South Korean stocks soared after the country reimposed a full ban on short-selling, a controversial move that regulators said was needed to stop the illegal use of a trading tactic deployed regularly by hedge funds and other investors around the world.
The nearly eight-month ban may help appease retail investors who have complained about the impact of shorting — the selling of borrowed shares by institutional investors — ahead of elections in April, several market watchers said.
However, it could deter participation by foreign funds in the $1.7 trillion equity market and complicate Korea’s bid to seek a developed-market status in MSCI Inc.’s indexes.
The Kospi ended the day up 5.7% to cap its biggest gain since March 2020 amid a surge in trading volumes. Overseas investors were big buyers on a net basis, indicating that funds were covering short positions.
Stocks that had recently witnessed an increase in short selling — including LG Energy Solution Ltd. and Posco Future M Co. — were among the biggest contributors to the benchmark’s advance. The small-cap Kosdaq Index jumped 7.3%.
The Financial Services Commission said on Sunday that new short-selling positions will be prohibited for equities on the Kospi 200 Index and Kosdaq 150 Index from Monday through the end of June 2024.
The decision doesn’t impact existing positions. While pandemic-era curbs on the practice had been lifted for those two gauges in May 2021, the ban had remained in place for some 2,000 stocks.
“This policy reversal with respect to short selling is unwarranted at the current time,” said Wongmo Kang, an analyst at Exome Asset Management.
“Many people view it as a political move aimed at next year’s general election,” he said, adding that the Korean market tends to be “heavily influenced by retail investors.”
South Korea is set to conduct general elections for the National Assembly in April and public perception of short-selling remains deeply negative in the nation.
Some ruling party lawmakers had urged the government to temporarily end stock short-selling in response to demands by retail investors, who have staged protests against the tactic from time to time and also made sporadic coordinated attempts to drive gains in stocks targeted by short sellers.
Most short-selling in South Korea is conducted by institutional investors. However, it accounts for a tiny portion of the market — about 0.6% of the Kospi’s market value and 1.6% of the Kosdaq’s, according to exchange data.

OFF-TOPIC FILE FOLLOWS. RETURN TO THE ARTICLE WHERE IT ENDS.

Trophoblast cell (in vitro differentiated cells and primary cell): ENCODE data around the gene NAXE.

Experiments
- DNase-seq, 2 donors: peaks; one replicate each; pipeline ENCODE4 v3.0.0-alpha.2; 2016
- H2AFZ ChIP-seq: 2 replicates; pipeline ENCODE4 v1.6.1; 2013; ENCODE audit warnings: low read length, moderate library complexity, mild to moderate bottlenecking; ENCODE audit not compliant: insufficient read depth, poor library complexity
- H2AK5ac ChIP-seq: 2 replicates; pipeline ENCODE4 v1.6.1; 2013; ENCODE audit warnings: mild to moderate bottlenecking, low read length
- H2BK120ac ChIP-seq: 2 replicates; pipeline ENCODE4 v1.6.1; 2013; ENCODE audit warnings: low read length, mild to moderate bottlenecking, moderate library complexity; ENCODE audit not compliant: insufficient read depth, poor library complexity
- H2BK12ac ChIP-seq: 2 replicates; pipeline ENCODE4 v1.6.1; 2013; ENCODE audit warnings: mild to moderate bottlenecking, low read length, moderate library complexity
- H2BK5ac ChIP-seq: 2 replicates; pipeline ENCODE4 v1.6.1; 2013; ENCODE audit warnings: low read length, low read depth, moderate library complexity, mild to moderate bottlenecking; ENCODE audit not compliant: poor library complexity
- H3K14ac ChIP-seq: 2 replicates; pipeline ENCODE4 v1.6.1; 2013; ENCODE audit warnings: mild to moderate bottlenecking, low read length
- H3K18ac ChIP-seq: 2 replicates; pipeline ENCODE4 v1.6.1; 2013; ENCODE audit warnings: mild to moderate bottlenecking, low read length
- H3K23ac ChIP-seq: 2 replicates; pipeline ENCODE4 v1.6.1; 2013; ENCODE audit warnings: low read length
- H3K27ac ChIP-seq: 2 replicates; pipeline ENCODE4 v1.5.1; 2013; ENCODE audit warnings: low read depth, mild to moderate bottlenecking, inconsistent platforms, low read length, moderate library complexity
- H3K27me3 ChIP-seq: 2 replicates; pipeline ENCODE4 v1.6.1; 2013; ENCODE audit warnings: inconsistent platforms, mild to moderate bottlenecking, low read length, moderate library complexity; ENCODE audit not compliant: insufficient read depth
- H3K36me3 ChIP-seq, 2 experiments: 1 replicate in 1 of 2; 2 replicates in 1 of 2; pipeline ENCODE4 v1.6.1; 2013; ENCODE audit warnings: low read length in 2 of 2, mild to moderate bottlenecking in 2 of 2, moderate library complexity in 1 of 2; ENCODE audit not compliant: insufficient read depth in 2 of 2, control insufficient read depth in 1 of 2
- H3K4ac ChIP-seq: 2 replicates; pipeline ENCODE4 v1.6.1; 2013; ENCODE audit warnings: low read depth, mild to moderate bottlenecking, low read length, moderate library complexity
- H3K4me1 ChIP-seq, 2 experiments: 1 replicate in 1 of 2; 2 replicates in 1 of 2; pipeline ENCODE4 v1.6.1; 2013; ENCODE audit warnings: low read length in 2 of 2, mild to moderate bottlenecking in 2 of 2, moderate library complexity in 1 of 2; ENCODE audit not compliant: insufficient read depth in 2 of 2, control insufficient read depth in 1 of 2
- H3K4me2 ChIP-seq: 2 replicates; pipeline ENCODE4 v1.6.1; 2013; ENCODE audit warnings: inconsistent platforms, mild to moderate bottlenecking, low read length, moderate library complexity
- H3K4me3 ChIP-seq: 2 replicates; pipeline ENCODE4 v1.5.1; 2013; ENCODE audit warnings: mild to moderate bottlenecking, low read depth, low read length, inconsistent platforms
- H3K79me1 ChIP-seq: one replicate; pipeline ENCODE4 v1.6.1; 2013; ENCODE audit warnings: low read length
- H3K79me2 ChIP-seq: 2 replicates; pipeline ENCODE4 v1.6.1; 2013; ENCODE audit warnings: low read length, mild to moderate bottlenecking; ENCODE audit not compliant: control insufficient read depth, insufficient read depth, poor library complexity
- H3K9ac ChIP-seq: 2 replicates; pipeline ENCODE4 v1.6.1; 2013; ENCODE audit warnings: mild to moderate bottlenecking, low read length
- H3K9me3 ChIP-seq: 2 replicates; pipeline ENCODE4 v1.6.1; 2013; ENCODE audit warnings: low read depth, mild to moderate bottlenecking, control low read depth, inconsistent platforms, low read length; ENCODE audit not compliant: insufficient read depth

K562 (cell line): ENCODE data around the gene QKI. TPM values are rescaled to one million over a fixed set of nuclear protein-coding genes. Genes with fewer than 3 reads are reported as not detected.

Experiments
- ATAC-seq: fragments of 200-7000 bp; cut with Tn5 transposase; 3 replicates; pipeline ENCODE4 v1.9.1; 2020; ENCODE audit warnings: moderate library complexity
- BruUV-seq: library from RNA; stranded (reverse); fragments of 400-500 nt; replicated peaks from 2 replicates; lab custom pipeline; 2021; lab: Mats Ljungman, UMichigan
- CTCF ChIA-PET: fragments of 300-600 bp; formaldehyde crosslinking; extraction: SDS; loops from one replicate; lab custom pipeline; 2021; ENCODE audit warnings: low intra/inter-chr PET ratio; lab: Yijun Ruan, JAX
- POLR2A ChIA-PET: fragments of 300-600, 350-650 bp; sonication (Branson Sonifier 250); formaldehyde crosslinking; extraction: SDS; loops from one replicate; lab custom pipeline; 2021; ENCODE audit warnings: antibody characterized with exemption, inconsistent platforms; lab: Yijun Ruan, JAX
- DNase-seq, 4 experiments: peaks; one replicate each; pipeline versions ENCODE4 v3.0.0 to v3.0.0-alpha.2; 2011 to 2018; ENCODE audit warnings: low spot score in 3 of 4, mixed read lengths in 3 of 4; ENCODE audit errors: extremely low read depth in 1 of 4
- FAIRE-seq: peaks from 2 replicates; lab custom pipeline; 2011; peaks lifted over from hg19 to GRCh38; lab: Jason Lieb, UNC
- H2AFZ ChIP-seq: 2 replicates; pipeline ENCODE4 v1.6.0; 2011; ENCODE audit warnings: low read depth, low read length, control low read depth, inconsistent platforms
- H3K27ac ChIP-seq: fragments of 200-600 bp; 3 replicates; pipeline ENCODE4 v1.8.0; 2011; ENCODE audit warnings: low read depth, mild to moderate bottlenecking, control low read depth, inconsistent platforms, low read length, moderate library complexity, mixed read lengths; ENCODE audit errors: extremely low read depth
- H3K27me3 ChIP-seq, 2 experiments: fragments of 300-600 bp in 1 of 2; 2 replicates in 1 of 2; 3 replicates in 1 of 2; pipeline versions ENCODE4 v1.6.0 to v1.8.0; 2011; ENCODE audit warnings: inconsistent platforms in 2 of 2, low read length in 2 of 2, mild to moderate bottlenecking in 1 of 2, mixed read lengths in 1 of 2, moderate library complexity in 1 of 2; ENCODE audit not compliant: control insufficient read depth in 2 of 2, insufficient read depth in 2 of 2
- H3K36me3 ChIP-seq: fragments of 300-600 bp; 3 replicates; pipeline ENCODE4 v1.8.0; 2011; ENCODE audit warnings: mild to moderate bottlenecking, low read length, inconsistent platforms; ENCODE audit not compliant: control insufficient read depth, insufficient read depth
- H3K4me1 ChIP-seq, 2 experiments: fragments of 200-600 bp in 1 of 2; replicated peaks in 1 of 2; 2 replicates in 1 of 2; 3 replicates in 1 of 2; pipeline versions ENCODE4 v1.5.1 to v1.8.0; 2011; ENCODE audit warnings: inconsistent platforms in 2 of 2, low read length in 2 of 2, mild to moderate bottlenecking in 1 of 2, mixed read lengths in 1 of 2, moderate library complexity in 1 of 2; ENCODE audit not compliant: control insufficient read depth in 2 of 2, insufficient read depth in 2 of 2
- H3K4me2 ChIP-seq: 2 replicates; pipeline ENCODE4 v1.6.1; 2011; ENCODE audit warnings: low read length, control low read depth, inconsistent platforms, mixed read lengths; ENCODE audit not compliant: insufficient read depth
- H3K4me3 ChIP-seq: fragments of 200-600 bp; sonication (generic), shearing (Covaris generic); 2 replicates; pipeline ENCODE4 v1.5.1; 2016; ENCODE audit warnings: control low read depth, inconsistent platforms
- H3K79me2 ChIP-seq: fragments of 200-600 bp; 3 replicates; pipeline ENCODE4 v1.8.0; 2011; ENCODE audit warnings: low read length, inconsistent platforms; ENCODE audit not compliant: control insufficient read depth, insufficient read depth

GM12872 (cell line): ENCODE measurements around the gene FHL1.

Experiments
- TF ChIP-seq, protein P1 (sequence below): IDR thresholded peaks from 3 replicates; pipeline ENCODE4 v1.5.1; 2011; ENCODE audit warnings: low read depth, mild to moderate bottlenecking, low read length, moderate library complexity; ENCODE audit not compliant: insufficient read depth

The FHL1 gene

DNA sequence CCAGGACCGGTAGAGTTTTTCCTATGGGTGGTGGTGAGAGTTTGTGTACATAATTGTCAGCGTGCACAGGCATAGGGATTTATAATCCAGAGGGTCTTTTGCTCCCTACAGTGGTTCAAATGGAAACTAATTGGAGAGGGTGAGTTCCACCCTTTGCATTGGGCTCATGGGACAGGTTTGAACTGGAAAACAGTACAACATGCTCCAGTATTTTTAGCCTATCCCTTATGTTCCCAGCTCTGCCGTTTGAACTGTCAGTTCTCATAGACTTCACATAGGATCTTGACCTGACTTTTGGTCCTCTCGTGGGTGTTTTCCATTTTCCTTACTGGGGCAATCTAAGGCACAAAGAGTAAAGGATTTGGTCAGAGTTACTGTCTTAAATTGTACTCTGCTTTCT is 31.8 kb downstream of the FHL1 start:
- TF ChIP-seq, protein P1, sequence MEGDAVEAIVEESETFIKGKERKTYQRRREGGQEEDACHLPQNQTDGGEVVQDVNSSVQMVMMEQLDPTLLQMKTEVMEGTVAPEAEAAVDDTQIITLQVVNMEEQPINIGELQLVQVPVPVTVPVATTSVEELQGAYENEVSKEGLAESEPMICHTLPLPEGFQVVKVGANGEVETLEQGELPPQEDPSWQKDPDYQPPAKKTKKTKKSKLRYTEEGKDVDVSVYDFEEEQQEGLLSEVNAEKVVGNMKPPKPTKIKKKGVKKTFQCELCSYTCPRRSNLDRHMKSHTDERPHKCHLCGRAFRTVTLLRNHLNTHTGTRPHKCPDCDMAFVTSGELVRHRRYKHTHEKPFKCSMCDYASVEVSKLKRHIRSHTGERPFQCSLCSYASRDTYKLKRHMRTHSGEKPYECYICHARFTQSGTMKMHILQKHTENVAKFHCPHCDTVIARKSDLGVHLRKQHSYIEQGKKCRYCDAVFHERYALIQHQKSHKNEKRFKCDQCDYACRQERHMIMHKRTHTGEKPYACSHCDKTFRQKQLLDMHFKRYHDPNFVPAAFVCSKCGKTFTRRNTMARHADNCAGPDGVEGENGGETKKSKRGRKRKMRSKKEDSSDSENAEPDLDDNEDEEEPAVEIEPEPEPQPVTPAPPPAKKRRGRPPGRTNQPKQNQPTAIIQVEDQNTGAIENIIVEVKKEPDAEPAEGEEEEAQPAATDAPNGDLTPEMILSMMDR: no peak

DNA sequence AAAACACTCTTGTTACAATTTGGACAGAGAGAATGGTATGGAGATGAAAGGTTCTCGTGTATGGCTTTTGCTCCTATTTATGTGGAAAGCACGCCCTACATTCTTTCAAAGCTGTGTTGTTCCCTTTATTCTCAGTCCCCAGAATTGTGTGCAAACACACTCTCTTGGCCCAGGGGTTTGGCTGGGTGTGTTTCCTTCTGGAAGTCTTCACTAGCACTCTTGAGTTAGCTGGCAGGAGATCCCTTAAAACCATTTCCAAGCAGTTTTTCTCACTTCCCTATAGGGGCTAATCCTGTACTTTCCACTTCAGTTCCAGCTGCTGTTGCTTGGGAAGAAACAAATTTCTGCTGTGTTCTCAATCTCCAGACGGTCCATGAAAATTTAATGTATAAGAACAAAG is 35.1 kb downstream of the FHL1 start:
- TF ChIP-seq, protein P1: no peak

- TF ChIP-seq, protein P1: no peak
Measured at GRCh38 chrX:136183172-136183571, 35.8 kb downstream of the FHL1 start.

Lee Bokhyun, governor of the Financial Supervisory Service, refuted the view that the ban was politically motivated, adding that the suspension was necessary to protect retail investors and improve the short-selling mechanism.
The ban was “inevitable to introduce an advanced short-selling system,” he was cited as saying by Yonhap Infomax.
Sunday’s announcement comes just days after the financial watchdog said it plans a comprehensive probe into short-selling trades by global investment banks, with a view to root out the practice of naked short-selling, which is illegal in South Korea.
Earlier in October, the FSS proposed the imposition of record fines on two global banks for “routinely and intentionally” engaging in naked short-selling.
The so-called naked variety of the trade involves shorting shares without borrowing them first.
The Kospi surged earlier this year on frenzied buying of electric-vehicle battery names and chip stocks related to the artificial intelligence theme.
Concerns over geopolitical tensions and high interest rates reversed the rally in recent months, driving the benchmark into a technical correction and nearly erasing its gain for the year.
The gauge is currently up almost 12% in 2023 versus a 2.6% advance in the broader MSCI Asia Pacific Index. On Monday, the Kospi’s trading volume was 70% higher than the average over the past 10 sessions, according to NH Investment.
The latest ban is “unusual” as authorities are comprehensively prohibiting short selling at a time when there is no major external risk, said Huh Jae-Hwan, an analyst at Eugene Investment & Securities.
South Korea had banned short selling during the Global Financial Crisis in 2008, amid the euro-zone debt crisis and the US sovereign downgrade in 2011, and then again during the start of the pandemic in 2020.
While regulators argue that naked short-selling inhibits fair price formation and hurts confidence, some observers say broad outright bans make the market less transparent and therefore less attractive. Some also say the restrictions may keep the market from being upgraded in MSCI indexes.
“It does compromise their status and certainly would hold them back from achieving developed market status,” said Gary Dugan, chief investment officer at Dalma Capital Management Ltd.
“Given that there is an immediate ban there will be an initial sharp move higher in stock prices of companies that have had some short selling,” but the impact may be limited given low levels of short positions in the overall market, he said.
A spokeswoman for MSCI said the index provider does not comment on potential future reclassifications. South Korea needs to take the politically sensitive step of fully lifting curbs on stock short selling to ensure inclusion in a key global index, the head of the country’s securities exchange said in an interview earlier this year.
“There is a possibility that international investors may lose trust and opportunity in the Korean market,” Exome Asset’s Kang said. “Without the ability for investors to express a view that markets and individual stocks are ‘mispriced’ to the upside, stock markets lose long term credibility on the world stage.”